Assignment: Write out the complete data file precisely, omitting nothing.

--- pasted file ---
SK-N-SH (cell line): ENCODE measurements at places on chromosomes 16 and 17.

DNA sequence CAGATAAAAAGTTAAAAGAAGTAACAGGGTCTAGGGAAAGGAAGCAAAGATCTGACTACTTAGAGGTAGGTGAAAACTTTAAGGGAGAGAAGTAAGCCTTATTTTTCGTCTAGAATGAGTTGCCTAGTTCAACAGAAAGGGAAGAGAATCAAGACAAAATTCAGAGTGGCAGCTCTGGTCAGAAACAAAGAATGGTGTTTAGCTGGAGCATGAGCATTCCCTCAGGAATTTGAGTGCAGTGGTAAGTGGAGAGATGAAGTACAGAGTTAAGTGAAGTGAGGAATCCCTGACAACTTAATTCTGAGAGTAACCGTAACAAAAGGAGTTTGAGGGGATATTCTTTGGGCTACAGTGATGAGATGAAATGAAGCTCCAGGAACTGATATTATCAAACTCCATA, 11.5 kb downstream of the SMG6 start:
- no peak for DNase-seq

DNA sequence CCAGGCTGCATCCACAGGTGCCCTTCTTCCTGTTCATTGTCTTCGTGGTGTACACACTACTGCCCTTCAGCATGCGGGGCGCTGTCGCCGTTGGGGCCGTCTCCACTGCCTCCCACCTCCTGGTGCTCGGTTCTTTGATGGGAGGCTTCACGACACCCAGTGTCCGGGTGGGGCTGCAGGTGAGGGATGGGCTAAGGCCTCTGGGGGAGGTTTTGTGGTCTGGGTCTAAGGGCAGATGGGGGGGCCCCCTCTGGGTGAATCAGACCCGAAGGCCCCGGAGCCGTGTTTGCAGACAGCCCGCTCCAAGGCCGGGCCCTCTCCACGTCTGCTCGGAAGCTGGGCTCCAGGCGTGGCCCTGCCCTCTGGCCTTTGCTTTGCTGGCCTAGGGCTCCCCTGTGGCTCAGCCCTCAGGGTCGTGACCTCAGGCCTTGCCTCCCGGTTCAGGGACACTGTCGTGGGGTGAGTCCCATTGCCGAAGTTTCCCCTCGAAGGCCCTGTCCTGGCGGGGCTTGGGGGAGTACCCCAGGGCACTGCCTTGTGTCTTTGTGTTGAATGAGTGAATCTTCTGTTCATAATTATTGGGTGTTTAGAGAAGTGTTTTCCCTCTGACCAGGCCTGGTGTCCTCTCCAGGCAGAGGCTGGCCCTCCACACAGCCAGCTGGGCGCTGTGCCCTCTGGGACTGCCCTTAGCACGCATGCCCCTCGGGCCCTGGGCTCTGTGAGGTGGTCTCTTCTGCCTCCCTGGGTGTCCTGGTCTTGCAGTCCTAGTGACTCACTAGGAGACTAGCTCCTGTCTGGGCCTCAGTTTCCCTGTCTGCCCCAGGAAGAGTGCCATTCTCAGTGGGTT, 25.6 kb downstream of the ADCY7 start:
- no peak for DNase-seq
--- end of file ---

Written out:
SK-N-SH (cell line): ENCODE measurements at places on chromosomes 16 and 17.

DNA sequence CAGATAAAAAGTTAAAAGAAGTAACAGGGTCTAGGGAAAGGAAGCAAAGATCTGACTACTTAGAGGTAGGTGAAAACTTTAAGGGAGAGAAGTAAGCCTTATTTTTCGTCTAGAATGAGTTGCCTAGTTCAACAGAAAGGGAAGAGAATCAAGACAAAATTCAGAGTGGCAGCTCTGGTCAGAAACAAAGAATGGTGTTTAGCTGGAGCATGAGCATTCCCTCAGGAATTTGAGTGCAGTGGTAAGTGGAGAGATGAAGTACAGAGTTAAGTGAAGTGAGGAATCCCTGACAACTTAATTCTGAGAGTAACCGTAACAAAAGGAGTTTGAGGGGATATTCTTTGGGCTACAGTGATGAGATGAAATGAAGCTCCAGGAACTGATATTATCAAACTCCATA, 11.5 kb downstream of the SMG6 start:
- no peak for DNase-seq

DNA sequence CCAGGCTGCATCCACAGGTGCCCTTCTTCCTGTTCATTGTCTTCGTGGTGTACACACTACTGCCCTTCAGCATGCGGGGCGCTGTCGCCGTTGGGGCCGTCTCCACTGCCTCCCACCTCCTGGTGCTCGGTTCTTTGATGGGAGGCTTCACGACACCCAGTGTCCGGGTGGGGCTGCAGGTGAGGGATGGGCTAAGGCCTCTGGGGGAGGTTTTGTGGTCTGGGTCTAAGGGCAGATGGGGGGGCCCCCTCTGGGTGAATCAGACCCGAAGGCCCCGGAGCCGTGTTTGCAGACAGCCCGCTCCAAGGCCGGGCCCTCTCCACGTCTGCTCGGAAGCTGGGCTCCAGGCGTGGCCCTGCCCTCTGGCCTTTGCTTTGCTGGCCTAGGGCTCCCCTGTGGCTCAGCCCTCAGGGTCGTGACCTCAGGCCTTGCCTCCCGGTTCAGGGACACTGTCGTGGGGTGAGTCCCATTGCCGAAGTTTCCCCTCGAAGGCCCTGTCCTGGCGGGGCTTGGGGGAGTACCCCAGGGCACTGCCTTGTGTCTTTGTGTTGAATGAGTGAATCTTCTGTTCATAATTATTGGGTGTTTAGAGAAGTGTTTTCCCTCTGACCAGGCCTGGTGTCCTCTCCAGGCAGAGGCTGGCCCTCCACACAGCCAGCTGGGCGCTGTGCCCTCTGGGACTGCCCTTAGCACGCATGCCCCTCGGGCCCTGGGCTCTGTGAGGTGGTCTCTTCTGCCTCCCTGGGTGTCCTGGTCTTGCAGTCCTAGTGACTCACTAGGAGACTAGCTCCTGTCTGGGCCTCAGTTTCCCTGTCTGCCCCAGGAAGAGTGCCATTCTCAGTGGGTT, 25.6 kb downstream of the ADCY7 start:
- no peak for DNase-seq